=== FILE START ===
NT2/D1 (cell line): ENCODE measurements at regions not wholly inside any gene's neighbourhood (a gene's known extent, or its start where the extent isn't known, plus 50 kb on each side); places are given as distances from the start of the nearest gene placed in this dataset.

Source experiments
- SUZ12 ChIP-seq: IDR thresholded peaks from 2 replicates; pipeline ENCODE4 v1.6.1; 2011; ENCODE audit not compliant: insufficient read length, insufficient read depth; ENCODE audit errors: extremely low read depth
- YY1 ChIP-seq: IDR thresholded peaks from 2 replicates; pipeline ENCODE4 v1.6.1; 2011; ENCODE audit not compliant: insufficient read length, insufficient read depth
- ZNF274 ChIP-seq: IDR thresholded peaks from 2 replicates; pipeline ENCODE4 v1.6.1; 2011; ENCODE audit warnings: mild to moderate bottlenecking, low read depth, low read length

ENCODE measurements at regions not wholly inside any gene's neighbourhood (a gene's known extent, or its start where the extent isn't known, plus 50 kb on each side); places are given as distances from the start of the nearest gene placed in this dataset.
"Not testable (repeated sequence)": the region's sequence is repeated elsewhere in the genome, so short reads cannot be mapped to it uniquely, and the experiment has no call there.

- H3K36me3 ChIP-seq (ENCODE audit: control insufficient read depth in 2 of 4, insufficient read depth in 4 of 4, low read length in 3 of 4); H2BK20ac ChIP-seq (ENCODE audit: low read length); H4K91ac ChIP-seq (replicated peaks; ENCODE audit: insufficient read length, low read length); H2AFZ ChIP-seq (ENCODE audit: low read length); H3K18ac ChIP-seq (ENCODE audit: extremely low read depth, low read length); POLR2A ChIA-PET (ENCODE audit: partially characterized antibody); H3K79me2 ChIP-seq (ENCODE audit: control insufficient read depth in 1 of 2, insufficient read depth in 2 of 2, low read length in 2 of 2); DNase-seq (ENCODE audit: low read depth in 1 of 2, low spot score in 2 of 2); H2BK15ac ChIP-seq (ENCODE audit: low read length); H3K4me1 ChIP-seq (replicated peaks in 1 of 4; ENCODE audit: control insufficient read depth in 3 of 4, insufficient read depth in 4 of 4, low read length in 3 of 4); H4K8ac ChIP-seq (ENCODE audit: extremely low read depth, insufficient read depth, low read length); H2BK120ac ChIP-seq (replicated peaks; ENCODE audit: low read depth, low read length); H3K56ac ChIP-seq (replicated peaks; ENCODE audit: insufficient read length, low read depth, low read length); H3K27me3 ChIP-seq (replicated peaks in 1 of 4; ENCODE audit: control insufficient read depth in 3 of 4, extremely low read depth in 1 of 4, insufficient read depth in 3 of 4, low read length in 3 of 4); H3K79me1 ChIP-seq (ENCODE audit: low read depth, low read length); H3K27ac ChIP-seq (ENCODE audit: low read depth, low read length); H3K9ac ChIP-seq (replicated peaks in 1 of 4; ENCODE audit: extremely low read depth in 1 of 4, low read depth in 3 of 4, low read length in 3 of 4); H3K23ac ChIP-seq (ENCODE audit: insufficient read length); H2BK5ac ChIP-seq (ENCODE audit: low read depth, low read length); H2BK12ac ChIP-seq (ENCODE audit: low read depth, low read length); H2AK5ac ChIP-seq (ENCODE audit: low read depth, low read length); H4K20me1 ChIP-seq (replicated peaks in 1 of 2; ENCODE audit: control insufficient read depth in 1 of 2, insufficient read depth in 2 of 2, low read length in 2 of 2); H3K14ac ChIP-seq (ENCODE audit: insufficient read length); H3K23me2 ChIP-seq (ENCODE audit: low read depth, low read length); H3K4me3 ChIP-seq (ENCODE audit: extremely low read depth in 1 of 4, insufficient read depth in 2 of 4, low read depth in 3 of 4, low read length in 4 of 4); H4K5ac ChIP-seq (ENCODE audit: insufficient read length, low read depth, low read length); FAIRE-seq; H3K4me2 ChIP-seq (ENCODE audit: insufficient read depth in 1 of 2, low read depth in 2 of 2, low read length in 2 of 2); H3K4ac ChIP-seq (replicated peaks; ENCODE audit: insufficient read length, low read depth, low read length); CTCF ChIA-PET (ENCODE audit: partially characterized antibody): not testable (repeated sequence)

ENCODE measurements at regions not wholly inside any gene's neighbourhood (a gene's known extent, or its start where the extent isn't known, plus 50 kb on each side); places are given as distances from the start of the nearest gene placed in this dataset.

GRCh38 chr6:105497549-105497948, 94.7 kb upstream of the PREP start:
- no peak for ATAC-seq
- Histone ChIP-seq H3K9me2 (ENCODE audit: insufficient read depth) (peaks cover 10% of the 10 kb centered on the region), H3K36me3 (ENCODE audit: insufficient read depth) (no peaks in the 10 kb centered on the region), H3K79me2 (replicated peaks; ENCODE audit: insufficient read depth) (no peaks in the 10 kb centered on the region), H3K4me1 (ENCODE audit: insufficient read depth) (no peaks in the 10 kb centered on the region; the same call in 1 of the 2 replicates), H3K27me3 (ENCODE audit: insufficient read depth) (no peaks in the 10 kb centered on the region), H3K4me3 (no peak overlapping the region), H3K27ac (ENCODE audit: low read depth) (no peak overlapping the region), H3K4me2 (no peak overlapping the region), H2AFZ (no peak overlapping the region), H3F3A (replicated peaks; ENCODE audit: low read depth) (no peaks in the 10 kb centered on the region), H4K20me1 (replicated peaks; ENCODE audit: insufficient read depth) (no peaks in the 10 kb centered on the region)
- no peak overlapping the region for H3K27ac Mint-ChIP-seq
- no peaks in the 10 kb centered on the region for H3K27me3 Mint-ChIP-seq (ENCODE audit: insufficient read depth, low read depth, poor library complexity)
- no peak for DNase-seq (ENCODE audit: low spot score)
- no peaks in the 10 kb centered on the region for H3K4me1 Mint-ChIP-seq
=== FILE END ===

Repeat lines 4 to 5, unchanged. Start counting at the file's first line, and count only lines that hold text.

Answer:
- YY1 ChIP-seq: IDR thresholded peaks from 2 replicates; pipeline ENCODE4 v1.6.1; 2011; ENCODE audit not compliant: insufficient read length, insufficient read depth
- ZNF274 ChIP-seq: IDR thresholded peaks from 2 replicates; pipeline ENCODE4 v1.6.1; 2011; ENCODE audit warnings: mild to moderate bottlenecking, low read depth, low read length